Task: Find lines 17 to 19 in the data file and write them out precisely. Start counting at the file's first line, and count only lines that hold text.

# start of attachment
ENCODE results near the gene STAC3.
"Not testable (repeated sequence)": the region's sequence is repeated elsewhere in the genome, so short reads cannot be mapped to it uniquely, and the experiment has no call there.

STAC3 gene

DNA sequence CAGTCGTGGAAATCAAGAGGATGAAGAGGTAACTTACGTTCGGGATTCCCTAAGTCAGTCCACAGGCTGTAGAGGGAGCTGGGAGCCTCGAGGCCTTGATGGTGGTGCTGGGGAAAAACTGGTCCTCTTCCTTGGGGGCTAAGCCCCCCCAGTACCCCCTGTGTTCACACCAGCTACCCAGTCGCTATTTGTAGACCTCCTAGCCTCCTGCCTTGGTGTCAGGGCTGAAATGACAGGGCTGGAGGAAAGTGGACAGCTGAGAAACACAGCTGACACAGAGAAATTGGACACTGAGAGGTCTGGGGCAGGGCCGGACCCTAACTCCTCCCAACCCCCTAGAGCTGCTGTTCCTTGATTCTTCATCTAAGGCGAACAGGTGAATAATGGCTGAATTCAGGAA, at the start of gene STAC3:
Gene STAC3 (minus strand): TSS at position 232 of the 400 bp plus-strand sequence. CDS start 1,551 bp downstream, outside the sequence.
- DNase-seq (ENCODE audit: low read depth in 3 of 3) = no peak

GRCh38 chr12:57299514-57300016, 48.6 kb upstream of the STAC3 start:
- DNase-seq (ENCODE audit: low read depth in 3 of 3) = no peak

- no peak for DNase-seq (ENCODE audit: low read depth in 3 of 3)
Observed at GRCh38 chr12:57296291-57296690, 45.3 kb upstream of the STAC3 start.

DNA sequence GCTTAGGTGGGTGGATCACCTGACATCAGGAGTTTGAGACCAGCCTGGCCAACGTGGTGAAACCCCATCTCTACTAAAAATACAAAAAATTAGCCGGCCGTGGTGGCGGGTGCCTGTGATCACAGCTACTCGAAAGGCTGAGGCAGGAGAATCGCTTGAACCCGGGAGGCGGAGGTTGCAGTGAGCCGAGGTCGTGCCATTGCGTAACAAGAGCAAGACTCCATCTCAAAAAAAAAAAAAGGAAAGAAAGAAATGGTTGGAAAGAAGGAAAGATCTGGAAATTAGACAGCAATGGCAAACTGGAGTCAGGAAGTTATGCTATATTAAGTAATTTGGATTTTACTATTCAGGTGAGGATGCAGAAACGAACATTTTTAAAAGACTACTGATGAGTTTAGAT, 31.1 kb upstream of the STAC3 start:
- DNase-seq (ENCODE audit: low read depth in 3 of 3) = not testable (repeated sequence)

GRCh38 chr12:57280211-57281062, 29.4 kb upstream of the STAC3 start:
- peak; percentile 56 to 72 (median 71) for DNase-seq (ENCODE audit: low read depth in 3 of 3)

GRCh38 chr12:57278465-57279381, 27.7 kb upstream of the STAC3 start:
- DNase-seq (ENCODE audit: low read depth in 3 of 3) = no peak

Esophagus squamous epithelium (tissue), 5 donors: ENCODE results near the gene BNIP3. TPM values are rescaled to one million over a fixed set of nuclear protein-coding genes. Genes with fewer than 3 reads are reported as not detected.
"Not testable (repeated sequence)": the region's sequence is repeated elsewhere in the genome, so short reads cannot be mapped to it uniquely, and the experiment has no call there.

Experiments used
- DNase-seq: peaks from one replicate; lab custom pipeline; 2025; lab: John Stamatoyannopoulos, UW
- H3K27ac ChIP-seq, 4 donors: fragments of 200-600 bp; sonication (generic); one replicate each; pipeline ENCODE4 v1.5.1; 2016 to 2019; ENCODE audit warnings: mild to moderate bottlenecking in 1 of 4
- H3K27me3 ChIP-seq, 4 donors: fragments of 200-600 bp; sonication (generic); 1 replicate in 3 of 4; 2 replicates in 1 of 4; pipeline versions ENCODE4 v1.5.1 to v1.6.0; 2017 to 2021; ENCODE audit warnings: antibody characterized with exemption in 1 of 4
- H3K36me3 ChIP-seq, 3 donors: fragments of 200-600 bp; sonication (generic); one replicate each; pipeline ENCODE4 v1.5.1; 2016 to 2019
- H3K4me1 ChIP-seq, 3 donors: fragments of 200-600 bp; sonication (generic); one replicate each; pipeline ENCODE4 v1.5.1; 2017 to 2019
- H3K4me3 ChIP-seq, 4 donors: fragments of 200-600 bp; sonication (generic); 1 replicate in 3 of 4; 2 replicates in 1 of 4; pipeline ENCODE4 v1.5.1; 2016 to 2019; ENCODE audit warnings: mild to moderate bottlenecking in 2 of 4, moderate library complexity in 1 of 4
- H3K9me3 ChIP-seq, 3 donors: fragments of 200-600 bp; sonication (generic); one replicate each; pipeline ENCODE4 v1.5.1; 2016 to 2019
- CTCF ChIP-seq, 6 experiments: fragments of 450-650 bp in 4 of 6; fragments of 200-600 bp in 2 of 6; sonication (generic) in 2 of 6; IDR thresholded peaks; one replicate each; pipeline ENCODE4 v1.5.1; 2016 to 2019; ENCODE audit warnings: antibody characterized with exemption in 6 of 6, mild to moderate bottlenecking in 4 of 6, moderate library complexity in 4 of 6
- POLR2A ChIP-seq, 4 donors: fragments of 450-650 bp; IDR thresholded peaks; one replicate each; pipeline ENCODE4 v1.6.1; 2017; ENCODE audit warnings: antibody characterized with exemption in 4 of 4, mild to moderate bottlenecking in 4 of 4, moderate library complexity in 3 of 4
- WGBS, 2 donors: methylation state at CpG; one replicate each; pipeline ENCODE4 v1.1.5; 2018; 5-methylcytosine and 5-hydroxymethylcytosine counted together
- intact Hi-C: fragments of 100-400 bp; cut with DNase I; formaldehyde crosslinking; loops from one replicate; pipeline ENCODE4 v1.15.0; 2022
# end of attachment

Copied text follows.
Esophagus squamous epithelium (tissue), 5 donors: ENCODE results near the gene BNIP3. TPM values are rescaled to one million over a fixed set of nuclear protein-coding genes. Genes with fewer than 3 reads are reported as not detected.
"Not testable (repeated sequence)": the region's sequence is repeated elsewhere in the genome, so short reads cannot be mapped to it uniquely, and the experiment has no call there.

Experiments used